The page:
Angela Giampolo of Giampolo Law. Angela Giampolo of Giampolo Law.

Late on Friday, March 23, the Trump administration announced a new-ish ban on transgender people serving in the military. But in reality, there’s not much difference between this one and the ban he announced via twitter back in summer 2017.

The new policy disqualifies transgender members “with a history or diagnosis of gender dysphoria—individuals who the policies state may require substantial medical treatment, including medications and surgery,” except under limited circumstances. Those circumstances of exemption are for members who are “stable for 36 months in their biological sex prior to accession,” service members who “do not require a change of gender,” and troops who started service under the Obama administration.

Advocates are calling this iteration of the transgender ban worse than the Don’t-Ask-Don’t-Tell policy because it is a “categorical ban” requiring transgender members to live as their biological sex; forcing people to choose between their humanity and serving their country. More offensive, the ban requires therapy to prove the lack of gender dysphoria calling to mind conversion therapy, which urges LGBTQ people to “become straight,” sometimes by extreme means. In the case of trans people, denial of gender dysphoria is proven to exacerbate the problem, when the most effective treatment is transition, aligning the patient’s physical gender to their gender identity, as affirmed by both the American Medical Association, and the American Psychology Association. But such alignment is now a disqualifying marker.

The Department of Justice (DOJ) justifies the ban by claiming the restrictions would improve unit cohesion, preparedness, morale, and cost savings, as supplied by documents to one of four federal courts that imposed temporary injunctions to block the implementation of the first ban.  The RAND Corp., a nonprofit think tank, studied the costs of transgender troops in the military, using private insurance data to determine an estimated cost of $2.4-$8.4 million annually for the approximately 7,000 transgender service members at the time of the study. To put this in perspective, in 2014 the Department of Defense filled almost 1.18 million prescriptions to treat erectile dysfunction at a cost of $84.2 million. Not even accounting for inflation and the rising cost of medical care, that’s more than 10 times the expense of health care for transgender troops.

The cost of transgender troops’ health care is 0.0034 percent to 0.0038 percent of $25 billion. If there’s money for a border wall and there’s money to treat erectile dysfunction, why is there no money for the health care costs of transgender troops, even those who transition while actively serving?

The DOJ requested the federal judges who already decided on their first ban to dissolve their injunctions as moot, but U.S. District Judge Marsha Pechman sees this for what it is; the government trying a new path around the injunctions. She requested additional documentation which shows how the new ban would affect the existing case and cited a lack of facts to back up the assertions made by the DOJ attorney, Ryan Parker.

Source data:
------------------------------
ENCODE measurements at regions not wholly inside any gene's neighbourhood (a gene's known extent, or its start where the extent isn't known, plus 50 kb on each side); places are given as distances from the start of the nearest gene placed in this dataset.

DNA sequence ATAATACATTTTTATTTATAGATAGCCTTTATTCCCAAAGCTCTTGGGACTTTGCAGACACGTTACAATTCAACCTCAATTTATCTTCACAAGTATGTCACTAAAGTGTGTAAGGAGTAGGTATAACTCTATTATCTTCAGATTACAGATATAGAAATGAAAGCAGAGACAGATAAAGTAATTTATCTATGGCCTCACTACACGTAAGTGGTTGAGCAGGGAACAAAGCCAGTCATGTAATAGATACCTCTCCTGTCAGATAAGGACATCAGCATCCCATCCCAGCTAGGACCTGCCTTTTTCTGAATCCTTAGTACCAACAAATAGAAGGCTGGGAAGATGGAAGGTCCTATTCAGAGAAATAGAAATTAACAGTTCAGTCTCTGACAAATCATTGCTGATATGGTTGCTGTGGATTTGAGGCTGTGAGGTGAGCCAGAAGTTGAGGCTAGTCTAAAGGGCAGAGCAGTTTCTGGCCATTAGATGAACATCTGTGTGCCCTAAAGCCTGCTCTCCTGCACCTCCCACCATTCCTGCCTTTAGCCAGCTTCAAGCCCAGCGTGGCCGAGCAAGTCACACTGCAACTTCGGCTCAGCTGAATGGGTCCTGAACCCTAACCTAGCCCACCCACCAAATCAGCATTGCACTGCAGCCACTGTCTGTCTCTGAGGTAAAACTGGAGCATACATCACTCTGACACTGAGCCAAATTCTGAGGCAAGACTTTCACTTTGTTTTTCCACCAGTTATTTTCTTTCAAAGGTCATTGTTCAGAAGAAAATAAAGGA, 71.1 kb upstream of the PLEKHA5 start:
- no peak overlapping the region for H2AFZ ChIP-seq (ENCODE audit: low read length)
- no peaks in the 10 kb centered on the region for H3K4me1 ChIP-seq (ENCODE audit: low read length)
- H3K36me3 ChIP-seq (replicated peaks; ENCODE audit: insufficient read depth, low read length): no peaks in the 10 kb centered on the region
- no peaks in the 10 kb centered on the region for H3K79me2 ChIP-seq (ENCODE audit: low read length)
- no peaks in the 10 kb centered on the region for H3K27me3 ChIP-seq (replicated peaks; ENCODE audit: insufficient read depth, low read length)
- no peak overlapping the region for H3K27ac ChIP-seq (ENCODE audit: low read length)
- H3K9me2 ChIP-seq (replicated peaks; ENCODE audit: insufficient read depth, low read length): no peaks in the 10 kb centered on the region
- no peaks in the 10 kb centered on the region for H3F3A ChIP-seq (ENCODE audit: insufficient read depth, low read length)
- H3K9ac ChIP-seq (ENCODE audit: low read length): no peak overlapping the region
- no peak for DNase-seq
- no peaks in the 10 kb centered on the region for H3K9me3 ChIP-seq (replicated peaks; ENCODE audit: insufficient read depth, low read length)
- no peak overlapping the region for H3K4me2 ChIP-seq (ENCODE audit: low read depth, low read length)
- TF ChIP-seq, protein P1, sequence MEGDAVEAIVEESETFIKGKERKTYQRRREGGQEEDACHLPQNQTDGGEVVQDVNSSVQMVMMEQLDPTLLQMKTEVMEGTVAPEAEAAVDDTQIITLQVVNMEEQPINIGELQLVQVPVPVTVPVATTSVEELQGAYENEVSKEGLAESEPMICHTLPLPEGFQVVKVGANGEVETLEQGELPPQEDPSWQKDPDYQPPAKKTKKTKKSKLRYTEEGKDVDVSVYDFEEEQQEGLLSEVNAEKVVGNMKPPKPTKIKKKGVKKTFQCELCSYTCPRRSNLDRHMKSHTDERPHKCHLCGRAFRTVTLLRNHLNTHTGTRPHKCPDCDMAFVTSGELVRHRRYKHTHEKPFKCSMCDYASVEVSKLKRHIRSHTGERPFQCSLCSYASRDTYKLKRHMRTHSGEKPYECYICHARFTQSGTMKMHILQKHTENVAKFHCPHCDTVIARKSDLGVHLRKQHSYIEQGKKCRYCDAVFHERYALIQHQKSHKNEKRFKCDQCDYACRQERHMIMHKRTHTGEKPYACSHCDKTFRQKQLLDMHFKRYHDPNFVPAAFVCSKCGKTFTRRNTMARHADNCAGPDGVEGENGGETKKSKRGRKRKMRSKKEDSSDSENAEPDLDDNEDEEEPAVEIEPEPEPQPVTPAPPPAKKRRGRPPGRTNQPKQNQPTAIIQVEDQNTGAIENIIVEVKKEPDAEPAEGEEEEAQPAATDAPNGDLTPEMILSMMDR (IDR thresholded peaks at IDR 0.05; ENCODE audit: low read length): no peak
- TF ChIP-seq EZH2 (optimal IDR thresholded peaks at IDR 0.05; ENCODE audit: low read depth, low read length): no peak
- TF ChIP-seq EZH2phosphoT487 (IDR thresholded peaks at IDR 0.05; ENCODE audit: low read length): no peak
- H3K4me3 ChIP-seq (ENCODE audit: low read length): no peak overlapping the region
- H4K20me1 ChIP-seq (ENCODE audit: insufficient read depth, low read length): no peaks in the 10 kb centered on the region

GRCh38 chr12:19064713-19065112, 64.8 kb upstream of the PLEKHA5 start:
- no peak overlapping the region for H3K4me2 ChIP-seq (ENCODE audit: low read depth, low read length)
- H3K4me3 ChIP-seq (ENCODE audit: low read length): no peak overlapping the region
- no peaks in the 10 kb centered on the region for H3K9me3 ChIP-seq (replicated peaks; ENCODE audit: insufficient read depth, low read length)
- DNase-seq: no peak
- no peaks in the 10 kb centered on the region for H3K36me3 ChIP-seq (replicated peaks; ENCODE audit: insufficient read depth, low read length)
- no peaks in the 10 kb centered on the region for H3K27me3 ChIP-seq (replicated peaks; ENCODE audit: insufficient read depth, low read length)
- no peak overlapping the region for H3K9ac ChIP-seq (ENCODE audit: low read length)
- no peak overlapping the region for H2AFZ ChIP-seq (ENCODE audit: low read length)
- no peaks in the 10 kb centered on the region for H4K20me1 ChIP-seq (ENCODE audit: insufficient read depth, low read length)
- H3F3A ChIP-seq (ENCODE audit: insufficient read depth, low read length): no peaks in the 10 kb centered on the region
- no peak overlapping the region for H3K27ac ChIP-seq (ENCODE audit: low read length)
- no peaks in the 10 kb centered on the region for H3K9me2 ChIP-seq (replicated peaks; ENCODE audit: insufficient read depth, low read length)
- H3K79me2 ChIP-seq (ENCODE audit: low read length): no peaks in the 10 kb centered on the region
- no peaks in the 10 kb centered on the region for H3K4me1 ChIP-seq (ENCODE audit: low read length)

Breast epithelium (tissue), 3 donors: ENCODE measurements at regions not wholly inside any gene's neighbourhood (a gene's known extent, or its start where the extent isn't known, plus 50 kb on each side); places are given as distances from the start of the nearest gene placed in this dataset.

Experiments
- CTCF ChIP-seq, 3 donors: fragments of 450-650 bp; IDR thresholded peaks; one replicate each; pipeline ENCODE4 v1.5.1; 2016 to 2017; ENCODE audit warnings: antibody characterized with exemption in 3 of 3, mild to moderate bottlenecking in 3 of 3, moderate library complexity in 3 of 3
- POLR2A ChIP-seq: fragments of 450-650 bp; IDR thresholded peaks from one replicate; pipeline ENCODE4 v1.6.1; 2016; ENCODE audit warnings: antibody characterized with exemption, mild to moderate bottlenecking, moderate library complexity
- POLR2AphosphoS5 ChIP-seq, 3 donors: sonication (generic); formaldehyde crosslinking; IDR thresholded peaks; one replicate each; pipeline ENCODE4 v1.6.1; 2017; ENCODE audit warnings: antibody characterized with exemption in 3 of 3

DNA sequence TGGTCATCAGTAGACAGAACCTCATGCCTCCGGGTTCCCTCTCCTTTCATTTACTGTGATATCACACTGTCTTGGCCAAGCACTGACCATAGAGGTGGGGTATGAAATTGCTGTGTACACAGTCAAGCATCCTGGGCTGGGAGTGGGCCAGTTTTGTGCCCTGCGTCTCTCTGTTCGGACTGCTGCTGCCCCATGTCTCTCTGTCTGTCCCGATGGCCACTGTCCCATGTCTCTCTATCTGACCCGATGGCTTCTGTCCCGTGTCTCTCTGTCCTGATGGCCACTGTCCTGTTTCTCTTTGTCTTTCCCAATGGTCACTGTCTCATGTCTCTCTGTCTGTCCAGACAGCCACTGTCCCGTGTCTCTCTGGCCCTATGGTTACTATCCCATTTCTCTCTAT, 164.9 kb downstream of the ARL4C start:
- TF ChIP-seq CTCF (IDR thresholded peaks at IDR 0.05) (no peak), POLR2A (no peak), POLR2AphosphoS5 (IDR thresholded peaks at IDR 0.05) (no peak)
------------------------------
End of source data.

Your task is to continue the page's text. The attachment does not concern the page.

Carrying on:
Moreover, Judge Pechman issued a court order requiring that the Justice Department release the names of the military experts with whom Trump says they consulted for this new ban. The DOJ responded by saying they “choose not to identify” those consultants, a stance that defies her court order. An article published by Slate cited unnamed sources who claimed Trump’s “experts” included several anti-LGBTQ rights activists, including Vice President Mike Pence, anti-transgender rights advocate Ryan T. Anderson—whose book ”When Harry Became Sally” shares some of the same pseudo-science in the language of the new ban—and Tony Perkins, head of the Family Research Council, which is on the Southern Poverty Law Center’s list of hate groups.

Courts require that the government show “exceedingly persuasive justification” for banning an entire subset of people from service in the lawsuits already filed against last year’s ban. Trump’s snap tweet in July 2017—which took Defense Secretary James Mattis by surprise—makes it incredibly hard to prove any of the research they claim back up the government’s position. Many military officials are also denying having been consulted, including Chair of the Joint Chiefs of Staff Gen. Joseph Dunford, who intended to make Congress aware of his lack of input.  Lastly, after Friday’s announcement the Pentagon went so far as to announce that it would continue abiding by Obama-era policies for the duration of these legal battles.

By refusing to comply with the federal court’s requirements, both in providing names of the ban’s authors and the research behind it, the government will be unable to use that information to defend the ban, leading to a fatal flaw: they can’t justify this discrimination. No amount of slight rewording of an unconstitutional policy will suddenly make it constitutional and as such, hopefully this will be the last iteration of the ban against transgender people serving in the military.

Angela D. Giampolo, principal of Giampolo Law Group, maintains offices in Pennsylvania and New Jersey and specializes in LGBT law, business law, real estate law and civil rights. Her website is and she maintains two blogs, and Contact her at